CHENNAI: It has been eight years since Ashwini Ponnappa and Jwala Gutta won gold at the Commonwealth Games in New Delhi. Back then, the sport was just starting to gain popularity in the country. A lot has changed over the years, both with the game and Ashwini herself. Singles players have started winning and have overshadowed the doubles category.
As for Ashwini, a disastrous Rio Olympics forced her to try something new. A change in partner seemed essential as Gutta was ageing. In came N Sikki Reddy, with Tokyo 2020 in mind. It has been one-and-half years since they started playing together.
While they have not won a major title together, one final appearance (2017 Syed Modi BWF Grand Prix Gold) has come their way. However, the 28-year-old, who has plenty of experience, feels that the transformation has been smooth. “With Jwala, I felt that I never used my head. I was young and she did the thinking and I was just going with the flow. With time, it has changed. Me and Sikki (Reddy) try and sit together and discuss what went wrong and how we can do better. Both of us have learnt a lot and understand each other well,” Ashwini said.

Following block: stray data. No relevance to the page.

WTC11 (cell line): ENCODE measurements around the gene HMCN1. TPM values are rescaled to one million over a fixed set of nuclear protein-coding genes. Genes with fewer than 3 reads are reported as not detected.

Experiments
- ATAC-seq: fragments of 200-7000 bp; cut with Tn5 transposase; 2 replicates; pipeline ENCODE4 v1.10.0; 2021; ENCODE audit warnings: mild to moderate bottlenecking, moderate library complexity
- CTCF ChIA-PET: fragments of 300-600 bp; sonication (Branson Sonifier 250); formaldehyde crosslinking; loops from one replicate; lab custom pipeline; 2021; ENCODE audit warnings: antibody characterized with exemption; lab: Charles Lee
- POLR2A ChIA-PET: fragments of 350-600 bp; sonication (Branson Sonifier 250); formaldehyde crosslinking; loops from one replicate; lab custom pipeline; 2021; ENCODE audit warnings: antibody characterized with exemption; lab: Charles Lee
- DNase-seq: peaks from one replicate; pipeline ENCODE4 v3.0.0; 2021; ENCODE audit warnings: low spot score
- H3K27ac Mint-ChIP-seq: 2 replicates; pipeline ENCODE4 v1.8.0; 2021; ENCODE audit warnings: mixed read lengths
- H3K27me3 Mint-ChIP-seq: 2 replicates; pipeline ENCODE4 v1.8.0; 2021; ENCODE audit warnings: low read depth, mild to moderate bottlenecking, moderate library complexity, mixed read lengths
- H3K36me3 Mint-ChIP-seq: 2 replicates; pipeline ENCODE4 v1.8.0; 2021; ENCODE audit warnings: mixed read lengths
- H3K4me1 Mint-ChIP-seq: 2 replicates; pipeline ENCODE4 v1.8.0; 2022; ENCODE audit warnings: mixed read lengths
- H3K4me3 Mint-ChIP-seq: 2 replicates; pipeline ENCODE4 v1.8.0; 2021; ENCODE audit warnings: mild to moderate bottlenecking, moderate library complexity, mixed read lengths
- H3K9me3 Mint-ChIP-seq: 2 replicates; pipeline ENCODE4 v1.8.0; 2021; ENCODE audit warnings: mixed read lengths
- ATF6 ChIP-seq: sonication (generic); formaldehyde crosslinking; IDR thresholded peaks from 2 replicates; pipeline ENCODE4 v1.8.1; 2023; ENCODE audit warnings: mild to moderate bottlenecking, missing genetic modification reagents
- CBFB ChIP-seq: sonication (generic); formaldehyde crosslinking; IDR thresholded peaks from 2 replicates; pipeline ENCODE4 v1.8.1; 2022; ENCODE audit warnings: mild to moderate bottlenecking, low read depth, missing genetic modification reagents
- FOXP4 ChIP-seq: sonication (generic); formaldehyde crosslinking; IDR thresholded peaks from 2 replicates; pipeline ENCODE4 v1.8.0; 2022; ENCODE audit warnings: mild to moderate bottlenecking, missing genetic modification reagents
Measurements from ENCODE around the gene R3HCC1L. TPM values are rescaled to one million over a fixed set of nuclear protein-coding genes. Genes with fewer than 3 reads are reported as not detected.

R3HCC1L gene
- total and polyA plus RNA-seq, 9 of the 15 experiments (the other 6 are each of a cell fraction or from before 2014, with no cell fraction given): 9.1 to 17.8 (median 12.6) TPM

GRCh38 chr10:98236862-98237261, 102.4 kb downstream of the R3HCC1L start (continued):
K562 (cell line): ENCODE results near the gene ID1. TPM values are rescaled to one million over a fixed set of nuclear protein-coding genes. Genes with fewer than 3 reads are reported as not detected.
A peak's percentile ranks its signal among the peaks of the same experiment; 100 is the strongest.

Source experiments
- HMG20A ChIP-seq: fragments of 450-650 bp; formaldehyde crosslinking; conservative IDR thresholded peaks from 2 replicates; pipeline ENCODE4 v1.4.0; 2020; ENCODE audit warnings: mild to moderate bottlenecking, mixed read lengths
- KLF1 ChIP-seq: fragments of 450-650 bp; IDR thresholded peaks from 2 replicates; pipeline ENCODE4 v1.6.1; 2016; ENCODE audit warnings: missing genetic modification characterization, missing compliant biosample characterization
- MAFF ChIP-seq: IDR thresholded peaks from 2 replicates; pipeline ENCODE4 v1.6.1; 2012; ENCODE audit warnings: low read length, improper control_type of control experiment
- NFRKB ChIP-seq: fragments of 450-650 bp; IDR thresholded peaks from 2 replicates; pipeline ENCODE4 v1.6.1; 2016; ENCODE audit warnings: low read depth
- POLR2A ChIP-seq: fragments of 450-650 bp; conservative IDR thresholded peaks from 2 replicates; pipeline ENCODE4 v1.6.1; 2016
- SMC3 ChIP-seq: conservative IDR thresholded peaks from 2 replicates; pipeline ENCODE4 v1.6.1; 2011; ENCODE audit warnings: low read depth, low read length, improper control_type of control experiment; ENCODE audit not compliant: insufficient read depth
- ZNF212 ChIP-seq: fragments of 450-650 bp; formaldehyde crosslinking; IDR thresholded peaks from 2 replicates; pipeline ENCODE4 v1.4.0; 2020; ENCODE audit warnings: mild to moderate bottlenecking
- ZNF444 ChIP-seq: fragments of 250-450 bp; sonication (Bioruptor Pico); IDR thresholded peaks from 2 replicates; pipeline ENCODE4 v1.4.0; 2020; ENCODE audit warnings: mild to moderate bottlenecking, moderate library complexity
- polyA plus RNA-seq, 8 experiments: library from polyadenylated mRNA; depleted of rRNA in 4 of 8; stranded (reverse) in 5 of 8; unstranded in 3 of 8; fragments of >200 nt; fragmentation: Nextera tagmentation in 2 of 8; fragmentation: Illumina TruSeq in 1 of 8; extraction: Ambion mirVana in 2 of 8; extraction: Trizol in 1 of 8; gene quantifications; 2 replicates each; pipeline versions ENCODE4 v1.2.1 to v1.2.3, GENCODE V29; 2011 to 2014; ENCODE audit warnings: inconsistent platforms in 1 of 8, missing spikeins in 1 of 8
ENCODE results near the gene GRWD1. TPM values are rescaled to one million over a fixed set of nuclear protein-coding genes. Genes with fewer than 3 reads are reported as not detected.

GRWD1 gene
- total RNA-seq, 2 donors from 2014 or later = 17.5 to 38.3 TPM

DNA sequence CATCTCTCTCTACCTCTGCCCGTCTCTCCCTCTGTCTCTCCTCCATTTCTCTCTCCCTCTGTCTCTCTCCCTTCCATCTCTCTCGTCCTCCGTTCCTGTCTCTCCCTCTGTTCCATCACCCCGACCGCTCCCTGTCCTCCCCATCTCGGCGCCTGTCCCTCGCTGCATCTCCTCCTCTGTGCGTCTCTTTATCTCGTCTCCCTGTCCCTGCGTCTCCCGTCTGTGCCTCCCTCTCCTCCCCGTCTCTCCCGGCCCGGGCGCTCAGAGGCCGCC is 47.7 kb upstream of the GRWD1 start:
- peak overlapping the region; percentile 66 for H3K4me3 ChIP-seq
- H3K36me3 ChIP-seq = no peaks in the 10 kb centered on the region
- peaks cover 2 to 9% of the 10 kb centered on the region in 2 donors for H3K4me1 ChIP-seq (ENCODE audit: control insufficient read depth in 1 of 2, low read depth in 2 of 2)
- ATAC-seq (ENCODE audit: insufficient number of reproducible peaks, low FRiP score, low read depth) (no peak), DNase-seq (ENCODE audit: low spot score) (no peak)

There has been a huge change in Ashwini’s personal life as well. Last December, she tied the knot with Karan Medappa, her long-time partner. Starting a family during the peak of one’s career can be significant. An athlete can find it difficult to divide time between professional and personal commitments. But thankfully, the athlete sponsored by Red Bull is lucky that way. “He (Karan) is always supportive. Sometimes, such things can be distractions. But he always tries to encourage me and travels with me whenever possible,” she added.
For any athlete, age will take a toll on them physically and mentally. Ashwini agrees. She no longer tries to push herself and be as aggressive as she was a few years back. According to her, it is better to play and win meaningful tournaments than trying to play frequently and hurting your body. But all said and done, Ashwini wants to add a third CWG medal to her resume. But she feels that it is not going to be easy. “The standard of badminton is nowhere close to what it was eight years back. Jwala was a pro and I feel we had it easy back then. Now, there are plenty of talented players coming up and most of them have already played at the highest level. But we will give it our best shot.”